part time. Call for appointment 778-4665 or 778-1582.
CIRCLE K ACCEPTING APPLICATIONS for full
and part time cashiers. Excellent benefits, great
opportunities for advancement. Retail experienced
preferred. Apply in person.
REAL ESTATE AGENTS needed for new Cortez
Road and Island offices. Top commissions paid,
training available. Join the professionals at
Wedebrock Real Estate Co. today. For a confi-
dential interview, call Georgia Anthony, Sales
Manager at 794-0007.
TIP OF THE ISLAND is now accepting applications
for breakfast cook/waitress. Call 778-3909.
DESK CLERK- EVENING SHIFT. For information,
please call (941) 383-2434.
SINGERS NEEDED Episcopal Parish on Anna
Maria is looking for all voice parts to supplement
existing choir. High school age and up. One service
and rehearsal per week. Good fellowship is the pay.
Contact Thom Tenney, Music Director at 755-9312.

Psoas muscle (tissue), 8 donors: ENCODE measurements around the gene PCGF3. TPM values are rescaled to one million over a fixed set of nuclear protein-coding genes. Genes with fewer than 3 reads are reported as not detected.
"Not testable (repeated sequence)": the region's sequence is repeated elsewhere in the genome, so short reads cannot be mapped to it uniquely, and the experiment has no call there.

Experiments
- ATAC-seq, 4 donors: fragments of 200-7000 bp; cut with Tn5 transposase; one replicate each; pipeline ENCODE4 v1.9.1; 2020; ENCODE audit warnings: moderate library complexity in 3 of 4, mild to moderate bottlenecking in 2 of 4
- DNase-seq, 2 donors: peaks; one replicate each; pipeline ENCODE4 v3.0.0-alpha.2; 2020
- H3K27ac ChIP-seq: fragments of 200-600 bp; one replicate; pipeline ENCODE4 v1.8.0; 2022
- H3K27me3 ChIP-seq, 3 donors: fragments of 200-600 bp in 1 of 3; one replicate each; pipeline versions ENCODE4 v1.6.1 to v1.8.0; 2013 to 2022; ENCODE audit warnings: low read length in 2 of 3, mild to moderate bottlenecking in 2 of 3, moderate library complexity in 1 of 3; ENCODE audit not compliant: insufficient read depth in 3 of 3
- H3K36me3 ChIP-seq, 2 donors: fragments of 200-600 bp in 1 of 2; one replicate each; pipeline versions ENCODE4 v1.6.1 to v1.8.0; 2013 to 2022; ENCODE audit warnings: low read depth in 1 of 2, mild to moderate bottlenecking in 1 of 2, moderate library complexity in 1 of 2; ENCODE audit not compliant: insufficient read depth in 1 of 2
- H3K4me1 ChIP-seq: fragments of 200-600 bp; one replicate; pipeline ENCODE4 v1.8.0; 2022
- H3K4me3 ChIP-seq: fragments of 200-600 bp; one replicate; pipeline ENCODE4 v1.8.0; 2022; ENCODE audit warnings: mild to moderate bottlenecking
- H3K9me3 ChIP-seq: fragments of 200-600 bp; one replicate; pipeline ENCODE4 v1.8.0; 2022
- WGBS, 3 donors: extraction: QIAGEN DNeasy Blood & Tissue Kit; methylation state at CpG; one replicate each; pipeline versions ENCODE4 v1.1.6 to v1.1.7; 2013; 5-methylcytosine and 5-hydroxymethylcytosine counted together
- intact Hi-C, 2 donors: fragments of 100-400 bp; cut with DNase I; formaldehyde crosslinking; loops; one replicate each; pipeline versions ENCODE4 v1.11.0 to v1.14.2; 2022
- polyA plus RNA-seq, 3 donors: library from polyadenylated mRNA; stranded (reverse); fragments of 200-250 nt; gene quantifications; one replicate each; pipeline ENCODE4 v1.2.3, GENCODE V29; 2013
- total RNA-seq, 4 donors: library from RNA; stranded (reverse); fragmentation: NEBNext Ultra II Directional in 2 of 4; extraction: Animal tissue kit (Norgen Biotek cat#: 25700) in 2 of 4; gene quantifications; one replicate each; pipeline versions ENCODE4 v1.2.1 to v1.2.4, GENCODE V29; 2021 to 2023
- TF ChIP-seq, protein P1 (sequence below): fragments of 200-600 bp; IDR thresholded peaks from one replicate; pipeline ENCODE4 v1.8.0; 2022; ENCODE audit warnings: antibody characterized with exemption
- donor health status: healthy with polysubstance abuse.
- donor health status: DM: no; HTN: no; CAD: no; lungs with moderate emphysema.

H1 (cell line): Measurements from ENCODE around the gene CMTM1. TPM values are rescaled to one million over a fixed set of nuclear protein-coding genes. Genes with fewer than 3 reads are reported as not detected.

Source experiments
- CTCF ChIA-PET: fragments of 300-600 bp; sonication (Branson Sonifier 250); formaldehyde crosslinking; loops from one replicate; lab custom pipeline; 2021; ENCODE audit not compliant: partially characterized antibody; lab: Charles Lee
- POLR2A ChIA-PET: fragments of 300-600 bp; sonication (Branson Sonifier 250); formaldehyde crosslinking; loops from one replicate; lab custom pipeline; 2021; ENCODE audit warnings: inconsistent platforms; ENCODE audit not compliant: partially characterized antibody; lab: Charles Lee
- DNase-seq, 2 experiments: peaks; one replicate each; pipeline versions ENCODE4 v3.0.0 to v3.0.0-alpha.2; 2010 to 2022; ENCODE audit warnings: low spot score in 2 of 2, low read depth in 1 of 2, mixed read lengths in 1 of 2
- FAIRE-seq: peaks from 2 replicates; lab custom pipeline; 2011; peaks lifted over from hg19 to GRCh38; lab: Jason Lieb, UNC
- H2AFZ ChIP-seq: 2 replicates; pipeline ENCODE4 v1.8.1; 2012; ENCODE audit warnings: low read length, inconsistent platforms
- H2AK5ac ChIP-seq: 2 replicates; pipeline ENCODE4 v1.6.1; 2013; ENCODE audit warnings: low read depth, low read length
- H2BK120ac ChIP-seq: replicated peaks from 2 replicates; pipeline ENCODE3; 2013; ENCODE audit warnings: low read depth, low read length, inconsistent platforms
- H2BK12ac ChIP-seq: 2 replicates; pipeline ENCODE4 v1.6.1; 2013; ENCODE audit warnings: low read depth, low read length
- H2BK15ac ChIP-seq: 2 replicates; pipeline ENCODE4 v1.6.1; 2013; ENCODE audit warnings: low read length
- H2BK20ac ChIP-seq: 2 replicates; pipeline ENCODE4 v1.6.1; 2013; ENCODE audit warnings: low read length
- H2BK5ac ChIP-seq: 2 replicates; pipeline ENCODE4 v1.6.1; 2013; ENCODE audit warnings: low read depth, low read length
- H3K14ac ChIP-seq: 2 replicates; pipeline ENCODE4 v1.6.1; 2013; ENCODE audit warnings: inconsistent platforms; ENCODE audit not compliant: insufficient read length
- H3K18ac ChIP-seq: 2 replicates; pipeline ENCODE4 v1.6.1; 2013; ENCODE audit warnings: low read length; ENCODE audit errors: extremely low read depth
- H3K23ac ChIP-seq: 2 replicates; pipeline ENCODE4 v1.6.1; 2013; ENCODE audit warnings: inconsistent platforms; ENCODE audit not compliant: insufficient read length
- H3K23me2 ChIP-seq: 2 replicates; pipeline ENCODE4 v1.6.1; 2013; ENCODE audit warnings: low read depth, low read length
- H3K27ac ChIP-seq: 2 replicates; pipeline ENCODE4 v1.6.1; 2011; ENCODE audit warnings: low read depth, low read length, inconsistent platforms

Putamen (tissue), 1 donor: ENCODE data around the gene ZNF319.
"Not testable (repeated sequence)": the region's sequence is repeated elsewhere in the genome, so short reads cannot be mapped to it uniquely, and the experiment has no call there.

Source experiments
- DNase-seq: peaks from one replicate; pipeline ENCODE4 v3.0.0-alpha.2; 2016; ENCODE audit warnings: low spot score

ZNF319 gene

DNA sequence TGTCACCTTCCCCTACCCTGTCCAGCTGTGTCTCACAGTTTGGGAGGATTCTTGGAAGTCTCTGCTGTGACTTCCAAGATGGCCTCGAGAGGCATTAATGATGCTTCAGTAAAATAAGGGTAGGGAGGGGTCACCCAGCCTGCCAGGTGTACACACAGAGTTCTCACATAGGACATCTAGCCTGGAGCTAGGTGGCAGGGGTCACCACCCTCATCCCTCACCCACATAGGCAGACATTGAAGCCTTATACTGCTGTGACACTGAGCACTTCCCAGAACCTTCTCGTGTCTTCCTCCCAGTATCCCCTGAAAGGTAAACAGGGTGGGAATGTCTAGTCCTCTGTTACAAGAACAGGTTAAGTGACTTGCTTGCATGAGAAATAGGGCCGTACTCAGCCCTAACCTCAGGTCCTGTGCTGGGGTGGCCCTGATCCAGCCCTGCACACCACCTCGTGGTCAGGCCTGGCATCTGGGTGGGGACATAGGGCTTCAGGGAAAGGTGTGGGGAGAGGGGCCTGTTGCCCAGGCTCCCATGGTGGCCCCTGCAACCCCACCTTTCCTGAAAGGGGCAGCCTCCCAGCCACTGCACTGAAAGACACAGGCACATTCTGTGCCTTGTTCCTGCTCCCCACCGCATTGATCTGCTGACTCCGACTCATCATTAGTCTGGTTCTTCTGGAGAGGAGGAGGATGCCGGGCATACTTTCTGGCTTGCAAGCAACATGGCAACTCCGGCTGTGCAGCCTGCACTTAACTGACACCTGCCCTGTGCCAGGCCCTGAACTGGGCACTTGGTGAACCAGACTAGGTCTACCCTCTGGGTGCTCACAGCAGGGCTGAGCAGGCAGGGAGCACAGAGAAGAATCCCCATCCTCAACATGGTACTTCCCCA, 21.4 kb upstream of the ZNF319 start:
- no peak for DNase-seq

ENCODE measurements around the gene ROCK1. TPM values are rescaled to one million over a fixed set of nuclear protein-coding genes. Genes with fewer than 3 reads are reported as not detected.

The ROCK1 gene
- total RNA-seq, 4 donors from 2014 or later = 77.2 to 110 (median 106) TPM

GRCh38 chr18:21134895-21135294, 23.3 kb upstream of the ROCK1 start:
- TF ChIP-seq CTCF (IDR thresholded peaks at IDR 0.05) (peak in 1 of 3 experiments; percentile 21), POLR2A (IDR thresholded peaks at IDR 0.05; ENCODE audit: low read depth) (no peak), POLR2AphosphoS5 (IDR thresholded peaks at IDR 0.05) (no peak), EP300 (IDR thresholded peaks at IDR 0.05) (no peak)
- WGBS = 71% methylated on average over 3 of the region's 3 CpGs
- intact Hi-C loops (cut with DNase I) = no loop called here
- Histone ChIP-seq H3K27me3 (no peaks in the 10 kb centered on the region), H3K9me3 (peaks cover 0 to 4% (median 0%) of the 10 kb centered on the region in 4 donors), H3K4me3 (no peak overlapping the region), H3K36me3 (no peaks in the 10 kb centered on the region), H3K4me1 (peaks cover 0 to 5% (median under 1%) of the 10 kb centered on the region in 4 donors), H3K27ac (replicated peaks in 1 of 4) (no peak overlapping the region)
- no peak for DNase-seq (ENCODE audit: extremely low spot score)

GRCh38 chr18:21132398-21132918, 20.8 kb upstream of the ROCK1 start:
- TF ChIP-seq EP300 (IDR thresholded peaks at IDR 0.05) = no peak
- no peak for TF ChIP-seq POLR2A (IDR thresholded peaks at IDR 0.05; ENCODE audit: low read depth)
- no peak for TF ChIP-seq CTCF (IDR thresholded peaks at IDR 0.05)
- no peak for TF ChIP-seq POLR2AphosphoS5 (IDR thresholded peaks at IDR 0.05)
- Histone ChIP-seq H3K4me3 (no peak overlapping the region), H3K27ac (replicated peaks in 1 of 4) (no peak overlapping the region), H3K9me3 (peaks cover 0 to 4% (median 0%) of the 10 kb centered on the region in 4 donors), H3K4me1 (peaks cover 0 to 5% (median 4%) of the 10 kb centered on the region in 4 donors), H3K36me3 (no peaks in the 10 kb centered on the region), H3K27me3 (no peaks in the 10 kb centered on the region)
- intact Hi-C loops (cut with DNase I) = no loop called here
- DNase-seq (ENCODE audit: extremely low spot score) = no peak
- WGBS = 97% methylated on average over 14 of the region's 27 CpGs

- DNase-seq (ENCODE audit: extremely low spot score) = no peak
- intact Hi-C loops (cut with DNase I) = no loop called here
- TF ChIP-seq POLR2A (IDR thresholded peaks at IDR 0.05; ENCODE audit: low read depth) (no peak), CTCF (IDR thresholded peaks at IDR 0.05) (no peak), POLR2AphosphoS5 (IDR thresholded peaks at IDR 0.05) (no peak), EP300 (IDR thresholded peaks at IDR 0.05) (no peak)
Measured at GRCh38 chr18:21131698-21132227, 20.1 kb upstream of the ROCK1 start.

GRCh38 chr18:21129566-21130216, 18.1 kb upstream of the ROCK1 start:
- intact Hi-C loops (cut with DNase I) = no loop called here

CALLING ALL VOLUNTEERS! Would you like to
meet interesting people from around the world? Are
you interested in learning the history of Anna Maria
Island? Get involved with the Anna Maria Island
Historical Museum, 402 Pine Ave., Anna Maria. WE
NEED YOU! Call Cathi O'Bannon at 778-4198 if you
can give a few hours of community service.
VOLUNTEERS NEEDED for Tingley Memorial
Library. Three and six hour shifts. 779-1208 or
EXPERIENCED L.P.N. licensed for medication ad-
ministration, diabetic tech and insulin injections and
blood sugar, wound care and companion. Phone
778-9277, leave message.
LOCAL R.N. with 20 years experience will help with
errands, check BP, blood sugar, etc. Caring and
professional. Local references. 778-1247.
PRIVATE HOME CNA with 20 years experience
available afternoons and evenings. Call 778-8208.
JEWELRY REPAIRS custom designs. We can turn
your old gold into beautiful new jewelry. Tue. Sat.,
10 5. Closed Sun. & Mon. Golden Isle Jewelers
401A Pine Ave., Anna Maria. 778-4605
MAN WITH SHOVEL Planting, mulching, trimming,
clean-up, shell, odd jobs. Hard-working and respon-
sible. Excellent references. Call Edward 778-3222.
I'11A- ft. I -A. I-INA 4- VA Tkla t -.16 aII
SALES RENTALS PROPERTY MANAGEMENT
Planning to SELL or RENT your property? Please call an ISLAND REALTY GROUP
OFFICE! THREE ISLAND real estate offices working together to provide personal and
professional services. Over 75 combined years of ISLAND business experience shows